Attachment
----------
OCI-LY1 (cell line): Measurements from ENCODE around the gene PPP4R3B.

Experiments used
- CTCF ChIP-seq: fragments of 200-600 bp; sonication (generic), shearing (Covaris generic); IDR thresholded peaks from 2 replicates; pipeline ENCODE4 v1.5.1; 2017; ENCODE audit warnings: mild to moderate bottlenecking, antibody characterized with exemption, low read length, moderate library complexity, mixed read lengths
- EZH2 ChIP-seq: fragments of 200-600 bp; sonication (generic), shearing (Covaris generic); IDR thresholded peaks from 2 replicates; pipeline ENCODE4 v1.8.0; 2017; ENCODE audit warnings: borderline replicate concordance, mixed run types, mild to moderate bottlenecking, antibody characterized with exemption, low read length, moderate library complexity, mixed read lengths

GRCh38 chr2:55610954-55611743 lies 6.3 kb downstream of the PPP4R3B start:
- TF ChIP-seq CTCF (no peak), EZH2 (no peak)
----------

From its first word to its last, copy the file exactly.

OCI-LY1 (cell line): Measurements from ENCODE around the gene PPP4R3B.

Experiments used
- CTCF ChIP-seq: fragments of 200-600 bp; sonication (generic), shearing (Covaris generic); IDR thresholded peaks from 2 replicates; pipeline ENCODE4 v1.5.1; 2017; ENCODE audit warnings: mild to moderate bottlenecking, antibody characterized with exemption, low read length, moderate library complexity, mixed read lengths
- EZH2 ChIP-seq: fragments of 200-600 bp; sonication (generic), shearing (Covaris generic); IDR thresholded peaks from 2 replicates; pipeline ENCODE4 v1.8.0; 2017; ENCODE audit warnings: borderline replicate concordance, mixed run types, mild to moderate bottlenecking, antibody characterized with exemption, low read length, moderate library complexity, mixed read lengths

GRCh38 chr2:55610954-55611743 lies 6.3 kb downstream of the PPP4R3B start:
- TF ChIP-seq CTCF (no peak), EZH2 (no peak)